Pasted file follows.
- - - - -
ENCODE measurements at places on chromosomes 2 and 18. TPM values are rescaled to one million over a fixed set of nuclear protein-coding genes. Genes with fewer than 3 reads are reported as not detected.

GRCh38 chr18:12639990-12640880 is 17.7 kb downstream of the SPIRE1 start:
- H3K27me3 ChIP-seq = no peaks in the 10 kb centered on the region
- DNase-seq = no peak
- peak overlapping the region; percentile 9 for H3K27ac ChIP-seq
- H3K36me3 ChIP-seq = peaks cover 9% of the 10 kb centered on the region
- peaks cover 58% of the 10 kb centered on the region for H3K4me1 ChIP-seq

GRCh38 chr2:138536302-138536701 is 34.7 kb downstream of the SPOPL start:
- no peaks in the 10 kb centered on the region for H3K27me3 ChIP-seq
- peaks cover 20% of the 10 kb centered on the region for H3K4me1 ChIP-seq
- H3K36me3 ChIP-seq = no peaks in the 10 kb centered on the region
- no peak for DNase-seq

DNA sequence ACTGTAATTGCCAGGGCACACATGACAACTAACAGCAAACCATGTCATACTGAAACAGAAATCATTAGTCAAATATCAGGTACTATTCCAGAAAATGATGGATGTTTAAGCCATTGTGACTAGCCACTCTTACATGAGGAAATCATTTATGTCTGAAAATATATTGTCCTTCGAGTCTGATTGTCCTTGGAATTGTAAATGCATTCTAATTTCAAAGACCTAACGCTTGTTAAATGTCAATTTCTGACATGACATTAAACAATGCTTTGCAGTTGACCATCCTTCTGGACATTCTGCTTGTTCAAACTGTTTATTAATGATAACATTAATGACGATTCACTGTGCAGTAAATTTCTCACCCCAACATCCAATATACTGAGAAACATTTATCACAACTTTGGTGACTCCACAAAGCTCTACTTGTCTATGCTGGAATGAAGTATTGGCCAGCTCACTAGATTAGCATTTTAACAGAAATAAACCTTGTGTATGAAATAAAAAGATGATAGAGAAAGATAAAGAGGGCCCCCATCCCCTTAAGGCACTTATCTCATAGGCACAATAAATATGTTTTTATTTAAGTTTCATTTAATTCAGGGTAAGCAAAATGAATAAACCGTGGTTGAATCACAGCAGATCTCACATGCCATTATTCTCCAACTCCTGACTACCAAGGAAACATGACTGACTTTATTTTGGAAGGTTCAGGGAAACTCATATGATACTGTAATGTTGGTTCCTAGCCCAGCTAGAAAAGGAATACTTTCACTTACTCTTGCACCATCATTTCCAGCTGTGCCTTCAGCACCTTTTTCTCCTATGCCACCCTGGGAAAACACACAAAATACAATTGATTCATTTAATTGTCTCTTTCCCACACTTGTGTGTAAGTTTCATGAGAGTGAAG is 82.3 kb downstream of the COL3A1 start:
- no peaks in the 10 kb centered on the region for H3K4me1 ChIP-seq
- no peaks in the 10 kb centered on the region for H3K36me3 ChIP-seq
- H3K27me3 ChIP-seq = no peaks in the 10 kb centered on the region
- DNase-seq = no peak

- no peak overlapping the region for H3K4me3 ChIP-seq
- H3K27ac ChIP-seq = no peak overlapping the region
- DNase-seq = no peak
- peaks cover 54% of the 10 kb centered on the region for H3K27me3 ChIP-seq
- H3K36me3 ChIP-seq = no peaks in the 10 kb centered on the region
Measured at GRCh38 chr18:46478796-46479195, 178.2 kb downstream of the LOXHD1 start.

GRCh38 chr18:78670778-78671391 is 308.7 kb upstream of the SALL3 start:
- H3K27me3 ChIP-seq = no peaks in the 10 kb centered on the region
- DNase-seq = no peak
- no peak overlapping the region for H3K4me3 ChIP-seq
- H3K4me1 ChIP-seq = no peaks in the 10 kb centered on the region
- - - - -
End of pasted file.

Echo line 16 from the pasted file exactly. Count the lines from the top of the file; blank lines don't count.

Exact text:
- H3K27me3 ChIP-seq = no peaks in the 10 kb centered on the region